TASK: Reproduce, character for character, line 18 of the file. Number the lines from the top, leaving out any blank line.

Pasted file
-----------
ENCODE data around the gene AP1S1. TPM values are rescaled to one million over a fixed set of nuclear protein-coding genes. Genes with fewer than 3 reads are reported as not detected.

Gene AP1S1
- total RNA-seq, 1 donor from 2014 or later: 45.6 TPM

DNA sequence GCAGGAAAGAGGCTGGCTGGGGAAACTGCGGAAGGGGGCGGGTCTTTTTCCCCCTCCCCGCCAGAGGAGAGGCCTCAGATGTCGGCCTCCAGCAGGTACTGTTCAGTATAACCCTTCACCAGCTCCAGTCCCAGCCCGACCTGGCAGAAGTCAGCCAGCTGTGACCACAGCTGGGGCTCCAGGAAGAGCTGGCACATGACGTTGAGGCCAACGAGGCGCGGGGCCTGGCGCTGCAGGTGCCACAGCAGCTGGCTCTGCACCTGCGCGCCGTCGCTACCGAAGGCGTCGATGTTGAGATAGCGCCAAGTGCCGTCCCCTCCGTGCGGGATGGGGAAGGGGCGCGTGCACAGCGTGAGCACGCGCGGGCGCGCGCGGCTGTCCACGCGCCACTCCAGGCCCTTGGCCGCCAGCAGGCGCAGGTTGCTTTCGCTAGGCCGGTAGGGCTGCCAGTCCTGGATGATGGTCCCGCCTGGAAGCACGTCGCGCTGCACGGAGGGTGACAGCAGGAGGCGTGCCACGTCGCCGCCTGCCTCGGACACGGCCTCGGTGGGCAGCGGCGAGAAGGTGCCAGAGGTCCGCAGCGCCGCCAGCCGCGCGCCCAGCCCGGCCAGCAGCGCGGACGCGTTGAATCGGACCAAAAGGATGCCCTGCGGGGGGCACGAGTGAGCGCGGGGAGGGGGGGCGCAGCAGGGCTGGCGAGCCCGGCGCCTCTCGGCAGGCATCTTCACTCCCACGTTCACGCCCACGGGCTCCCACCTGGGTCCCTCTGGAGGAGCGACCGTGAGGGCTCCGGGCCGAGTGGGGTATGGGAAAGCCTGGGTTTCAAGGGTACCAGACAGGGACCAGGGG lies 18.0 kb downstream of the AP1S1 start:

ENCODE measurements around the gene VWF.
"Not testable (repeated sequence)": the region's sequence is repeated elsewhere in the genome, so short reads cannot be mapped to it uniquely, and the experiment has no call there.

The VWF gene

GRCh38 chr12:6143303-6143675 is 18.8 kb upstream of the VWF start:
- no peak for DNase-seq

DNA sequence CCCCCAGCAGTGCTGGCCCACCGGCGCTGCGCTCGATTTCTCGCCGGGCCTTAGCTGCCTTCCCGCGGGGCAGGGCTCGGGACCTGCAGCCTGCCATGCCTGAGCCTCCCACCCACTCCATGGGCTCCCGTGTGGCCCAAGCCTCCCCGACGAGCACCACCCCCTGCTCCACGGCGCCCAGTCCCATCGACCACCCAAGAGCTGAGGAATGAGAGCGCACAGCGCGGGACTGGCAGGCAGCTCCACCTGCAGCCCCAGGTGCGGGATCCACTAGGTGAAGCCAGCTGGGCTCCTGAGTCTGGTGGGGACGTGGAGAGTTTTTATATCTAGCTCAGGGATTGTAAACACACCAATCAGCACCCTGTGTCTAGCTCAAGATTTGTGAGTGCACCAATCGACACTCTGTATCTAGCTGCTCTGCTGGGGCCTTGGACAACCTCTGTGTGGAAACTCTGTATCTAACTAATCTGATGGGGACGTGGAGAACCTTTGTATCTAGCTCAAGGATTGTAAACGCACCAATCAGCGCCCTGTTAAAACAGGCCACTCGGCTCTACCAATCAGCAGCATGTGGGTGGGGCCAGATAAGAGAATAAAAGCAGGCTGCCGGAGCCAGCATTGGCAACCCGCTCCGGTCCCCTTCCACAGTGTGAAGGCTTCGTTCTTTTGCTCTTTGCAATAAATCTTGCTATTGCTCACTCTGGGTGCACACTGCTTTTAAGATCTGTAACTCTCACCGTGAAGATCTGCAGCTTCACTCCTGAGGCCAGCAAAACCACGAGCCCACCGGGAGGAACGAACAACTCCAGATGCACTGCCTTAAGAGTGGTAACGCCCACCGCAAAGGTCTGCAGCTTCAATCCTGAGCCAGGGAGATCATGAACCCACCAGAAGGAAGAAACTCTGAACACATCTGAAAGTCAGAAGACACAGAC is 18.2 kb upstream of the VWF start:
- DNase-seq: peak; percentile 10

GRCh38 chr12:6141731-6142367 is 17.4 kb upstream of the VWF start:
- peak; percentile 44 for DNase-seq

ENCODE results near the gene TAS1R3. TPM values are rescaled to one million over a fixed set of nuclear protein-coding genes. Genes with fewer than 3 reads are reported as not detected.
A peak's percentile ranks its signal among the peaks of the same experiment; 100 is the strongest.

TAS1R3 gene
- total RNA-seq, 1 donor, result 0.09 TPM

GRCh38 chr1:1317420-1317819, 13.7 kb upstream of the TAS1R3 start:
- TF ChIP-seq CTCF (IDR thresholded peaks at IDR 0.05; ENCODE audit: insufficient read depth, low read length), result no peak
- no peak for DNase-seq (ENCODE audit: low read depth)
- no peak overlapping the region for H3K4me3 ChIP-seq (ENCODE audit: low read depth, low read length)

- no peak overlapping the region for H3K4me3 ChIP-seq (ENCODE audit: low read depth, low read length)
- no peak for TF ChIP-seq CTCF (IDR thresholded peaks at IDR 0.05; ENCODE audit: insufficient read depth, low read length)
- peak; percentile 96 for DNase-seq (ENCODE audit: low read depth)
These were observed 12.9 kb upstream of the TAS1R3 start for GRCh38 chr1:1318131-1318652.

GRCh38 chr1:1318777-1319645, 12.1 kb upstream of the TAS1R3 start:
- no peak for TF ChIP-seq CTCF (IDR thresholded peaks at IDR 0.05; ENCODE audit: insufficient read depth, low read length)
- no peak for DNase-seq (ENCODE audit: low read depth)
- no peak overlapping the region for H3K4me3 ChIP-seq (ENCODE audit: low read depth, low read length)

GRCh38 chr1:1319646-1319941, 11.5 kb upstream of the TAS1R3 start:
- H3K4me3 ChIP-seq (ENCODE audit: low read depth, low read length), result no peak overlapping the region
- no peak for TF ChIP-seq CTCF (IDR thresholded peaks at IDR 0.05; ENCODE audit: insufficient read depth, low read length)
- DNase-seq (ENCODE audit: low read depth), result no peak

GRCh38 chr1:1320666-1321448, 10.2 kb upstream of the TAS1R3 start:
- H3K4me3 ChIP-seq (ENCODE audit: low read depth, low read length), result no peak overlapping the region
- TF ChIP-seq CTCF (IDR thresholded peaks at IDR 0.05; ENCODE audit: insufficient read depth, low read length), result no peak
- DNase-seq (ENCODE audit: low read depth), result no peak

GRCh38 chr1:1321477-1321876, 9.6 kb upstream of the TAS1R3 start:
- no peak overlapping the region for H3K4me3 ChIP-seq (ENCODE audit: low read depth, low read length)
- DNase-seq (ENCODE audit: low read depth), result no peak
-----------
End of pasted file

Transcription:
GRCh38 chr1:1317420-1317819, 13.7 kb upstream of the TAS1R3 start: